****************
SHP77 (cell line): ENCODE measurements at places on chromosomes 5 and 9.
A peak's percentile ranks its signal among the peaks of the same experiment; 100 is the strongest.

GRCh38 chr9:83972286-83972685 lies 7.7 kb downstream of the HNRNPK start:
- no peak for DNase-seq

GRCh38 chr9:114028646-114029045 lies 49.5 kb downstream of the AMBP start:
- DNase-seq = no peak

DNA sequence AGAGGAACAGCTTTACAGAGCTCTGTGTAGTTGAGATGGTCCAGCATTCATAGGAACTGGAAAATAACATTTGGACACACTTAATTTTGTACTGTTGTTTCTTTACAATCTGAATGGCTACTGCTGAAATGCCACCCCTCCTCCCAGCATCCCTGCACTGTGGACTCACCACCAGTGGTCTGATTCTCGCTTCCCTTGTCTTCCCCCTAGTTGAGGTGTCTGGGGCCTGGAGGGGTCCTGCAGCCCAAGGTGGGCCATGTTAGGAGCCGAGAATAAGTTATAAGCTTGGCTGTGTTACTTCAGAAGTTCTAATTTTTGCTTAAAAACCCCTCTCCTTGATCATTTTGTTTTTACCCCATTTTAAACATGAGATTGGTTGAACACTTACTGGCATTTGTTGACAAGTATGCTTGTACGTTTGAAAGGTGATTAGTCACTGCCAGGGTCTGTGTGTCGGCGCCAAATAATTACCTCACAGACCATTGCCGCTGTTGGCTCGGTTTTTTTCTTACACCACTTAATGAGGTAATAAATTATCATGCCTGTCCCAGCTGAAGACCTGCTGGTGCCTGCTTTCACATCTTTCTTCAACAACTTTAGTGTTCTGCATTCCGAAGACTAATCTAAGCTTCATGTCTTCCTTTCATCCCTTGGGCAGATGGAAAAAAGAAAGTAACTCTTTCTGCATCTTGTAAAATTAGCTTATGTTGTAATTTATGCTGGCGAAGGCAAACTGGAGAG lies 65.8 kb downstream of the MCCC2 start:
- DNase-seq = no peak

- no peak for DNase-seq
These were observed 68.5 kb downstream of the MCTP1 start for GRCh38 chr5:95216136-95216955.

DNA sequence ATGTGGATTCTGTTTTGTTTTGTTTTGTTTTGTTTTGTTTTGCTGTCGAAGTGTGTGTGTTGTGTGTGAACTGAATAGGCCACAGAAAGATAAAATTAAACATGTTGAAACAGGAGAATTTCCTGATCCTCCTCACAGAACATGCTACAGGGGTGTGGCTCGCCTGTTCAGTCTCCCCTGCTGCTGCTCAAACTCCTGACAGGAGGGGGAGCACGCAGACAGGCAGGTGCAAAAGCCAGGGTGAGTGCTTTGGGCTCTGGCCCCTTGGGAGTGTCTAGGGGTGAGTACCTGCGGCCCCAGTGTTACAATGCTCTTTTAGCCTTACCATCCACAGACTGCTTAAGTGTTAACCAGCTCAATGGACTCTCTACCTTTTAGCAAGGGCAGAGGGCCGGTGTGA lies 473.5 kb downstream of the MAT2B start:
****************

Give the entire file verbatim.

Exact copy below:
SHP77 (cell line): ENCODE measurements at places on chromosomes 5 and 9.
A peak's percentile ranks its signal among the peaks of the same experiment; 100 is the strongest.

GRCh38 chr9:83972286-83972685 lies 7.7 kb downstream of the HNRNPK start:
- no peak for DNase-seq

GRCh38 chr9:114028646-114029045 lies 49.5 kb downstream of the AMBP start:
- DNase-seq = no peak

DNA sequence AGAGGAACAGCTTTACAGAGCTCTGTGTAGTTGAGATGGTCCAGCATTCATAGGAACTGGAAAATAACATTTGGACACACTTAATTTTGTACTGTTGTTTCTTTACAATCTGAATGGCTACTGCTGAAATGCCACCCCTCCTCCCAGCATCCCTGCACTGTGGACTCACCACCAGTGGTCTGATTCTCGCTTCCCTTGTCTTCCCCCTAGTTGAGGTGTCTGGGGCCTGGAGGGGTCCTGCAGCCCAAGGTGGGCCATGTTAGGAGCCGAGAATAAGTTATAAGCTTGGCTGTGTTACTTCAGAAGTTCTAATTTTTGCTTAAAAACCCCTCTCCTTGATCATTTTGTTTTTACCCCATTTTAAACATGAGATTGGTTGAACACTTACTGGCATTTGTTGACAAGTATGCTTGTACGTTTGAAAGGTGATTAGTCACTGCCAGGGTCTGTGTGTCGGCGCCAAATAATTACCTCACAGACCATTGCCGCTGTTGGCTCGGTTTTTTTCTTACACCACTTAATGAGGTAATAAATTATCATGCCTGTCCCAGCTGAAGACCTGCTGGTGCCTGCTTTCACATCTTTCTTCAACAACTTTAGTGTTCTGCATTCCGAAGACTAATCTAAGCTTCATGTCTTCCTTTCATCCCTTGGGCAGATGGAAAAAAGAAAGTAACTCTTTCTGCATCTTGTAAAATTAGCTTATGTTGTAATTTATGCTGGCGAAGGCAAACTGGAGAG lies 65.8 kb downstream of the MCCC2 start:
- DNase-seq = no peak

- no peak for DNase-seq
These were observed 68.5 kb downstream of the MCTP1 start for GRCh38 chr5:95216136-95216955.

DNA sequence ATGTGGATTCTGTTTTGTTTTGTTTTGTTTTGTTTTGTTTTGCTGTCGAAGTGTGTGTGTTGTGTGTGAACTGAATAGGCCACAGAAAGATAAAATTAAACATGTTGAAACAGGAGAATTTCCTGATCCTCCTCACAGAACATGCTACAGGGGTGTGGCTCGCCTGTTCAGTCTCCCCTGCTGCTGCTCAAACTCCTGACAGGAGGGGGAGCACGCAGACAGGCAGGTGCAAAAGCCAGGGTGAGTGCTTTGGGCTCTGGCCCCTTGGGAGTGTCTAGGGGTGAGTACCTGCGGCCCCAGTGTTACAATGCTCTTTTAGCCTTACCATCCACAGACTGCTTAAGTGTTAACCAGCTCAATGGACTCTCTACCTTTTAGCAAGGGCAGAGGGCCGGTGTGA lies 473.5 kb downstream of the MAT2B start: